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Title: Self-assembly and template-directed synthesis in multi-strand porphyrin arrays
Author: Kamonsutthipaijit, Nuntaporn
ISNI:       0000 0004 6495 8322
Awarding Body: University of Oxford
Current Institution: University of Oxford
Date of Award: 2016
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This thesis describes the use of supramolecular chemistry in self-assembling systems based on pyridyl porphyrins and porphyrin nanorings. Pyridine substituted porphyrins are used as ligands to bind to Zn porphyrin nanorings in systems reminiscent of the light harvesting complexes in nature. The study of energy transfer in such complexes gives insight into the efficiency of the natural systems. This thesis also illustrates the scope of classical and Vernier templating as an alternative tool for the synthesis of linear porphyrin oligomers. Chapter 1 gives a general overview of porphyrins and fully conjugated porphyrin oligomers, and then introduces supramolecular self-assemblies based upon pyridyl porphyrin ligand interactions. It also covers energy transfer processes in the selected synthetic porphyrin arrays, and includes a short review of template-directed synthesis of cyclic, linear and Vernier porphyrin oligomers. Chapter 2 presents the syntheses and energy transfer studies of double- and triple-strand complexes based on porphyrin nanorings. The arrangement of the porphyrin units in the double-strand nanoring complex mimics the LH2 structure of purple bacteria in natural light harvesting systems. The presence of a second nanoring in the triple-strand structure should fix the conformation of the complex, enhancing the conjugation around the nanorings. Chapter 3 introduces a synthetic antenna-nanoring system based on a series of conjugated porphyrin arrays. By varying the size of the acceptor nanoring, the effects of binding, local strain and energy transfer between antenna and nanoring are investigated. Binding of the antenna unit induces a local strain in the nanoring, and this strain is determined as a function of the size of the nanoring, providing information on the flexibility of the system. The rates of energy transfer in these systems were found to be surprisingly insensitive to the size of the nanoring. Chapter 4 presents the classical template-directed synthesis of linear porphyrin oligomers. The stabilities and cooperativities of related ladder complexes are investigated. Two concepts of Vernier and Vernier-reciprocal templates for the synthesis of non-commensurate length oligomer products from two simple components are also introduced and investigated in detail. This study gives another approach for the supramolecular synthesis of nanoscale materials.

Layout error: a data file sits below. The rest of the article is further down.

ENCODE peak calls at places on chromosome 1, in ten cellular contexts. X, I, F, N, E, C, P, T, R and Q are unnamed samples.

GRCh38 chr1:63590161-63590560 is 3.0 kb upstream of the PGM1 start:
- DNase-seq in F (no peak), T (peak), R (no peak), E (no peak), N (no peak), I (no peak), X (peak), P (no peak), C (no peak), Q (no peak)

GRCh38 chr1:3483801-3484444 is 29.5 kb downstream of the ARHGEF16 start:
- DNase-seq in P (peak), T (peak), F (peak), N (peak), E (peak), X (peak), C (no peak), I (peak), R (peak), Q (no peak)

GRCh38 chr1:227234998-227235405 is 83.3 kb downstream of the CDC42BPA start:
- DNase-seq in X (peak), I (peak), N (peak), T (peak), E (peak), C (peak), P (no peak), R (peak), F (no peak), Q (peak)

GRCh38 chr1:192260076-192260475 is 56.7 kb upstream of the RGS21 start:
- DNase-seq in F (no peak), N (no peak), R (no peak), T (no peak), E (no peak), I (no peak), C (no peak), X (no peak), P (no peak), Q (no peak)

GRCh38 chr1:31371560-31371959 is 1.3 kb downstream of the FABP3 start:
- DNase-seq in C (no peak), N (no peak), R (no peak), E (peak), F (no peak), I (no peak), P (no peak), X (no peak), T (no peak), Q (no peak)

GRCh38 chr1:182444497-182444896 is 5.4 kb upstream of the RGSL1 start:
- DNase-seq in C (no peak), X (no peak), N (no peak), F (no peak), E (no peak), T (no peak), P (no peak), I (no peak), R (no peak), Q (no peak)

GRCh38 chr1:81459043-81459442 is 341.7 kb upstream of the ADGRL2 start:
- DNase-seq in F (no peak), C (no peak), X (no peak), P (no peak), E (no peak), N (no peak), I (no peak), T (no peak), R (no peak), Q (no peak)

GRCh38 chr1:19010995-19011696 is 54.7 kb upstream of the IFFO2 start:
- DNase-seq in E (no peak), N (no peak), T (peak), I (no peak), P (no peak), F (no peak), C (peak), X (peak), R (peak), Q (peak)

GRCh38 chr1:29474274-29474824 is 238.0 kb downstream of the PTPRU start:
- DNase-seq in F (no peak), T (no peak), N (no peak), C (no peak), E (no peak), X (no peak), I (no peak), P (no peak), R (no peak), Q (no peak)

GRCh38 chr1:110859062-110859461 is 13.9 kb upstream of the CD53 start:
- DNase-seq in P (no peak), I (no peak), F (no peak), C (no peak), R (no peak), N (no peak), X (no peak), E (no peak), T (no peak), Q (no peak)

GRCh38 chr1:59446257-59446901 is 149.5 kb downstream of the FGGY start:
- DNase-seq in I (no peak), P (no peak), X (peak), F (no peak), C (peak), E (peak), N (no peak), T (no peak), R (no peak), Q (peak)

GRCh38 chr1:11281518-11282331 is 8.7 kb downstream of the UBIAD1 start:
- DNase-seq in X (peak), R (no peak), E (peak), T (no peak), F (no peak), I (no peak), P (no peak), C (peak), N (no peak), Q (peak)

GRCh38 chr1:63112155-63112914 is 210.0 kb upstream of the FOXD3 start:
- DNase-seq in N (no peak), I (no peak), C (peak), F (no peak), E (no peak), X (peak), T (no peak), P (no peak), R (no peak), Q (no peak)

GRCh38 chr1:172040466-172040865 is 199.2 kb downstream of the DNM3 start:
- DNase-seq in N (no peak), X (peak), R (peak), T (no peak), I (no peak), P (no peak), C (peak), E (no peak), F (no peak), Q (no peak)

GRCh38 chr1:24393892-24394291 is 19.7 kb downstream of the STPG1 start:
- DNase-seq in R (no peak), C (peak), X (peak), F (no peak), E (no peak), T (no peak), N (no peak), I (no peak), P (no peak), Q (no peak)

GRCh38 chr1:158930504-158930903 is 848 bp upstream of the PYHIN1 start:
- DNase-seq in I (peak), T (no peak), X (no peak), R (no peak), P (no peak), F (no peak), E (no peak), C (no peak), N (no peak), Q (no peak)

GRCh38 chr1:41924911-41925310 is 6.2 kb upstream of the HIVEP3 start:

Supervisor: Anderson, Harry L. Sponsor: Not available
Qualification Name: Thesis (Ph.D.) Qualification Level: Doctoral
EThOS ID:  DOI: Not available